Kentucky is pushing forward with the production of industrial Hemp in a bid to offset the commonwealth’s losses suffered because of a slipping tobacco market. Hemp, a plant that closely resembles the Marijuana plant offers significant industrial potential for the state, farmers, and processors.
How Hemp Can Be Used and Why Is It Booming?
The greatest potential for Hemp is in the CBD oil production for use in food and alternative health solutions to address pain and other health-related issues. In Kentucky alone, the acreage used to plant Hemp is set to triple across the state. Senator Mitch McConnell pushed the inclusion of Hemp legalization in the 2018 farm bill.
Kentucky is pressing forward with by doubling down on the promise that Hemp may one day replace tobacco. According to a quote published on CNBC’s website,
"Industrial hemp is promising and is the fastest area of growth in Kentucky agriculture," Ryan Quarles, Kentucky commissioner of agriculture, told CNBC in an interview. "We don't know if industrial hemp will replace tobacco, but we are going to champion it."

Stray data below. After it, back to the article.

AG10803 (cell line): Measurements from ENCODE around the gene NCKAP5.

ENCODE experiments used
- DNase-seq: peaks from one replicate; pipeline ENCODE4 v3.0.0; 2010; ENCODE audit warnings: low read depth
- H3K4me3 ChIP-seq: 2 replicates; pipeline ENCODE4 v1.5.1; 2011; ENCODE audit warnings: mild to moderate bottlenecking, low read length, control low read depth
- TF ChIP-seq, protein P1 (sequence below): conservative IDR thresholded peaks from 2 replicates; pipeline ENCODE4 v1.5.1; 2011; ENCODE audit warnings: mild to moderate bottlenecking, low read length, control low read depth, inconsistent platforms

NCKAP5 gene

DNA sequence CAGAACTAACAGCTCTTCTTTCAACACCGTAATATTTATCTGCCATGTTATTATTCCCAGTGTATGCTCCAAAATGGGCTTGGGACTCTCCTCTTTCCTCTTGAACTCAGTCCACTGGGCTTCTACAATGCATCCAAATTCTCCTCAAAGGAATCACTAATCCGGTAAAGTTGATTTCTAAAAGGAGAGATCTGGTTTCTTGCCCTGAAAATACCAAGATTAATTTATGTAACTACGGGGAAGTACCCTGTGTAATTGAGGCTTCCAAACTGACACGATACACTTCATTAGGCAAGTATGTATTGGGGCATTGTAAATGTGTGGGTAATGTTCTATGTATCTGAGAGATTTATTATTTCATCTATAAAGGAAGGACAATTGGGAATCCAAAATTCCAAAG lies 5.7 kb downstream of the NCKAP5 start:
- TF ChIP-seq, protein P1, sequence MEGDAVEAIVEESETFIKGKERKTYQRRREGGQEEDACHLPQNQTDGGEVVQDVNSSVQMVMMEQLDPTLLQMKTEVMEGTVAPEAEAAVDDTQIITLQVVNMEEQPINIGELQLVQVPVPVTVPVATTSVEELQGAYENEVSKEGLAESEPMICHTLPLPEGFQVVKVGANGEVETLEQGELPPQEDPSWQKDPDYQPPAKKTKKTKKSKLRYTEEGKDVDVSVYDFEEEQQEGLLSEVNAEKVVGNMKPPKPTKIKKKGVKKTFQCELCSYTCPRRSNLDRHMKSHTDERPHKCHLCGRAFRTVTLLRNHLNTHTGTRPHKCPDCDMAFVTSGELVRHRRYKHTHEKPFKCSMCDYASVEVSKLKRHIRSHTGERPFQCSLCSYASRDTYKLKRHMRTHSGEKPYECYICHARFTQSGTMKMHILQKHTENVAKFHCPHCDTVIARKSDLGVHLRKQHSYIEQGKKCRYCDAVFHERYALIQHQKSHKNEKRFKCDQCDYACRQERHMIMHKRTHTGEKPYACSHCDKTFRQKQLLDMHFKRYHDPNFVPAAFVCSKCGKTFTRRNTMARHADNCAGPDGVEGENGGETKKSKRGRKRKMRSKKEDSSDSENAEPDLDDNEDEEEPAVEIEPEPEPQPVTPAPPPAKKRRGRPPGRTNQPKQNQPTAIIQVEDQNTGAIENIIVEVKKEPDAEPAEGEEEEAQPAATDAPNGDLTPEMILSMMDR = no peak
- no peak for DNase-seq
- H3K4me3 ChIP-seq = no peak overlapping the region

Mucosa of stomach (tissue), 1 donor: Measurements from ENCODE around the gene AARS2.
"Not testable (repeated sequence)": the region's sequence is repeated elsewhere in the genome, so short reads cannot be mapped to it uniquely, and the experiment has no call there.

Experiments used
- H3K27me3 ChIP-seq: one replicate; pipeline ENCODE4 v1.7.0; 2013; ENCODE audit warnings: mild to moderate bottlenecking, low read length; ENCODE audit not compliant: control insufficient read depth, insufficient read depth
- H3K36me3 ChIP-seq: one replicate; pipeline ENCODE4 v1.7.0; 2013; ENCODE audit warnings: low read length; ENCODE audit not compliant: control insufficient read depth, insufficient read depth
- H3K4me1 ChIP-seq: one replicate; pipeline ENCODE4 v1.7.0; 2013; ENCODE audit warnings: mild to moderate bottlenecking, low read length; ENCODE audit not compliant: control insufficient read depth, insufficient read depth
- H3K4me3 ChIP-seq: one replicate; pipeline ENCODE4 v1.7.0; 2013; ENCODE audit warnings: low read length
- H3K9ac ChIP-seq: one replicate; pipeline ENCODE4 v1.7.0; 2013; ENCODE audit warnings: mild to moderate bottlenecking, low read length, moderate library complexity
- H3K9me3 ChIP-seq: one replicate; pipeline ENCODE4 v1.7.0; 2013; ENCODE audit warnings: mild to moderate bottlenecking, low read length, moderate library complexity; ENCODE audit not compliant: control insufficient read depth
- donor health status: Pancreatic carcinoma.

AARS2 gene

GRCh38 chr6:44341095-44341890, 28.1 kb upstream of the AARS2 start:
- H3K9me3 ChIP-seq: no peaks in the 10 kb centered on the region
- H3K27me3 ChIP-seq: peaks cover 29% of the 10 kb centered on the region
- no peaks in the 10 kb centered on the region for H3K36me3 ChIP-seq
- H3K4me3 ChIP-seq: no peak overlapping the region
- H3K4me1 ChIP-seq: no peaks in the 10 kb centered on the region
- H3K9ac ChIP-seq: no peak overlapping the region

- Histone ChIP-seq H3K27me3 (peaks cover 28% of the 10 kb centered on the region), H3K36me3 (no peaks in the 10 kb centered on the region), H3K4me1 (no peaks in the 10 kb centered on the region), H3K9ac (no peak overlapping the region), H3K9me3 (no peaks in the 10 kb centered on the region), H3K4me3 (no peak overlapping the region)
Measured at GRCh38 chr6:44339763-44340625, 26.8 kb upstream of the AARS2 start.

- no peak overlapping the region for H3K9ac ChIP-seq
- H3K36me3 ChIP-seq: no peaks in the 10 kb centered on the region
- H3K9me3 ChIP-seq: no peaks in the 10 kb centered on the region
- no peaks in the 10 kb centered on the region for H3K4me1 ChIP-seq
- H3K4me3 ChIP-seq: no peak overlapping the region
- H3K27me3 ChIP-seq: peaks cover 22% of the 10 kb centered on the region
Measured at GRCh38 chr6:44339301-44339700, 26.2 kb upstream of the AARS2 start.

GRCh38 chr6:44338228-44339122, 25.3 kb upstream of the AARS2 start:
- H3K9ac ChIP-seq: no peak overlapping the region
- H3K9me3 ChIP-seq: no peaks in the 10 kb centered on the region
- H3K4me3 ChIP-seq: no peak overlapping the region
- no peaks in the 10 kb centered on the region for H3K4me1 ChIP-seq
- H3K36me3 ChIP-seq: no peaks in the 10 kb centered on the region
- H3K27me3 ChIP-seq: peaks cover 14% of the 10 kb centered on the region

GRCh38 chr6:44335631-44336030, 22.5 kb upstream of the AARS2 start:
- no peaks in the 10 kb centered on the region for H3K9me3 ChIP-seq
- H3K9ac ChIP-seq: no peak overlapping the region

The article further stated,
“Industrial hemp is used on a wide range of products, including apparel, foods, pharmaceuticals, personal care products, rope, car parts, and building materials.
Yet the majority of the U.S. hemp market today is for products that include the non-psychoactive compound cannabidiol, or CBD. Large retailers have started to carry CBD-infused products, such as oils, used for a wide range of medical conditions, from epilepsy to arthritis pain.”
According to the Kentucky Department of Agriculture website,
“Industrial hemp has at least three main harvestable components: 1) grain/seeds, 2) fiber, and 3) floral material for phytocannabinoids. Each of these forms is grown under different agricultural models and harvested using different methods. Industrial hemp is a crop that we are still learning a lot about.”
Hemp is a growth industry that is creating tremendous buzz across the U.S. as states, farmers, and businesses look to cash in on the newest “cash crop.”